*988 [W]here from the facts shown by the evidence, although undisputed, reasonable men might draw different conclusions as to negligence or contributory negligence, such questions are for the jury, and it is only when the facts are such that all reasonable men must draw the same conclusion that negligence or contributory negligence is ever a question of law for the Court. White Swan Laundry Co. v. Wehrhan, 202 Ala. 87, 79 So. 479, Tennessee Mill & Feed Co. v. Giles, 211 Ala. 44, 99 So. 84; Callaway v. Moseley, 131 F.2d 414 (Ala. C.C.A.); Reaves v. Maybank, 193 Ala. 614, 69 So. 137. In other words, where not only the facts constituting the conduct of the parties, but also the standard of care which they should have exercised, are to be determined the case is entirely one of fact to be decided by the jury. When the proof discloses such a state of facts, whether controverted or not, that, in essaying to fix responsibility for the injury or damage, different minds may arrive reasonably at different conclusions or may disagree reasonably as to the inferences to be drawn from the facts, the right of a party in a negligence action to have a jury pass upon the question of liability becomes absolute. Drew v. Western Steel Car & Mfg. Co., 172 Ala. 616, 56 So. 995, 40 L.R.A., N.S., 890.

Patterson v. Seibenhener, 273 Ala. 204, 206-207, 137 So. 2d 758, 760 (1962). When a trial court in a negligence case is confronted with a motion for directed verdict it must apply this standard, and, in doing so, must view the evidence in a light most favorable to the party opposing the motion. If any reasonable inference drawn from the evidence proves to be adverse to the moving party, a motion for directed verdict is due to be denied. Turner v. Peoples Bank of Pell City, 378 So. 2d 706 (Ala.1979). Alford v. City of Gadsden, 349 So. 2d 1132 (Ala. 1977). These principles are applicable to the present case and govern our decision in determining the propriety of the trial court's decision.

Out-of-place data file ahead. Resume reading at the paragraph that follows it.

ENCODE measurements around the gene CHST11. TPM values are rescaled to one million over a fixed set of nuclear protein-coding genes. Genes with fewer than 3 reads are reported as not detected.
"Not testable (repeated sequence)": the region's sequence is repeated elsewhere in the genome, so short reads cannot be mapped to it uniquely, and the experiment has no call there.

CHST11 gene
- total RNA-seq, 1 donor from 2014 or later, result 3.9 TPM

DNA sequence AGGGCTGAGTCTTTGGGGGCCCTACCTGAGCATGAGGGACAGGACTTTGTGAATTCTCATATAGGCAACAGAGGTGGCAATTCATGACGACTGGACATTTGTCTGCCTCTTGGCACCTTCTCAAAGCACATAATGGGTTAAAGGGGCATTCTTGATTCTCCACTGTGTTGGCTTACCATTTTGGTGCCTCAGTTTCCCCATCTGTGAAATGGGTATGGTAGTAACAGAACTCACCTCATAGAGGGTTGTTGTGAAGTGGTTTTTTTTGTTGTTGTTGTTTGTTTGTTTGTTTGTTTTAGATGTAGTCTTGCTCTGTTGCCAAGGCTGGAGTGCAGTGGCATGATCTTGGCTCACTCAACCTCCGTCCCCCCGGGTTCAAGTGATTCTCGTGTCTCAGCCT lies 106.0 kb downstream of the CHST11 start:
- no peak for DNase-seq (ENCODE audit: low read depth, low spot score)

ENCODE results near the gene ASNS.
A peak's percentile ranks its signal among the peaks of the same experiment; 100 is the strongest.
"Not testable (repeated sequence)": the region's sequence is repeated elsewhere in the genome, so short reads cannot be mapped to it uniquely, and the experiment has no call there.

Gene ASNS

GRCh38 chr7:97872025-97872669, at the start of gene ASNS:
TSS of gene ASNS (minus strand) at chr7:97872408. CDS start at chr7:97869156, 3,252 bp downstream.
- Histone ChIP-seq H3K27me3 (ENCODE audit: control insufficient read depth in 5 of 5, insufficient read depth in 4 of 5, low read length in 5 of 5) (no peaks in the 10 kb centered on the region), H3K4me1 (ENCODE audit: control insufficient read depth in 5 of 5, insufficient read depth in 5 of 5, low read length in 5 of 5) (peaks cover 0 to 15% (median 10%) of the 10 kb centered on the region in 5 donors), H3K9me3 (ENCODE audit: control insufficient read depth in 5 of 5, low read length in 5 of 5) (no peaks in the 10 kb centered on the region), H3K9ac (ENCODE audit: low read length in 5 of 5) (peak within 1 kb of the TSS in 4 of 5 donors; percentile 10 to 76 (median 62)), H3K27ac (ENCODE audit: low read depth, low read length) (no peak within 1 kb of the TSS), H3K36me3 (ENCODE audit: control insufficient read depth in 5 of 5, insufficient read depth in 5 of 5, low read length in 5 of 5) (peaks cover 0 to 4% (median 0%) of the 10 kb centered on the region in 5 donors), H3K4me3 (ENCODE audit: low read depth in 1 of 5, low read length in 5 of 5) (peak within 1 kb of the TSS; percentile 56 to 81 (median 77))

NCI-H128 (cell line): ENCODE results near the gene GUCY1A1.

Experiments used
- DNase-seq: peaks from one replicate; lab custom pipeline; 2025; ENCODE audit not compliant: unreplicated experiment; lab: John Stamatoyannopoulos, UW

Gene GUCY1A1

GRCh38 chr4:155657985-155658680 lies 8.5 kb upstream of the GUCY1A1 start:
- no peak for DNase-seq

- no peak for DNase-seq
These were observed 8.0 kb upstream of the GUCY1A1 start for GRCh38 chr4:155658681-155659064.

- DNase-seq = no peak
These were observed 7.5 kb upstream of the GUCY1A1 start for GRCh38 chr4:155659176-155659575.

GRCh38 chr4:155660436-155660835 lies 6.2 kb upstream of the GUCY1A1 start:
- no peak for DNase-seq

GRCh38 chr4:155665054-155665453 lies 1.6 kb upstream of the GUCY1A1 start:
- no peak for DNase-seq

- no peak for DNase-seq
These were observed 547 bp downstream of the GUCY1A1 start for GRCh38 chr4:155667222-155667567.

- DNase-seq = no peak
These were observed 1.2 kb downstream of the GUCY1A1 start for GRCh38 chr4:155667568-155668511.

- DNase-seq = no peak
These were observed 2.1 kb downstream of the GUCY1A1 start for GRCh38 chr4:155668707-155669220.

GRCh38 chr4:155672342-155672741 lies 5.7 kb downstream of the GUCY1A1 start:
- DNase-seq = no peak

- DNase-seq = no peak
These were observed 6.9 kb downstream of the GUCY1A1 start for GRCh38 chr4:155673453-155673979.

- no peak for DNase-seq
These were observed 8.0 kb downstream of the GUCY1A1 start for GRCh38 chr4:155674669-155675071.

It is well settled that in every action grounded upon negligence there are three essential elements to a right of recovery. First, a duty owed by the defendant to the plaintiff; second, a breach of that duty; and third, an injury proximately caused by the breach. Elba Wood Products, Inc. v. Brackin, 356 So. 2d 119 (Ala.1978). There is no question that in the present case the defendant, as a landowner, owed a duty of care to one coming upon his property by express invitation; however, the extent of that duty is necessarily dependent upon the plaintiff's "status" on the defendant's property. Was he a licensee, invitee or trespasser?

We hold that, on the day of the accident, the plaintiff was an invitee on his brother's property. This determination is based, in part, upon the fact that the defendant extended to the plaintiff an express invitation to come upon his property to assist him in a specific work; however, as this Court held in Autry v. Roebuck Park Baptist Church, 285 Ala. 76, 229 So. 2d 469 (1969), an invitation to come upon another's property, whether it be express or implied, does not, in itself, make one who accepts the invitation an invitee in the legal sense. See also 65 C.J.S. Negligence § 63(41) (1966). In Autry, the Court quoted as authority the following language from McCulty v. Hurley, 97 So. 2d 185 (Fla.1957):

In order for such relationship [invitor-invitee] to arise the person entering onto the premises, i. e. the invitee, must have done so for purposes which would have benefited the owner or occupant of the premises, i. e. the invitor, or have been of mutual benefit to the invitee and the invitor. And as we view it this benefit must be of a material or commercial rather than of a spiritual, religious, or social nature. This same reasoning is followed in our cases which hold persons invited into one's home as social quests to be licensees rather than invitees even though they are expressly invited to enter the premises of the host. Goldberg v. Straus, supra.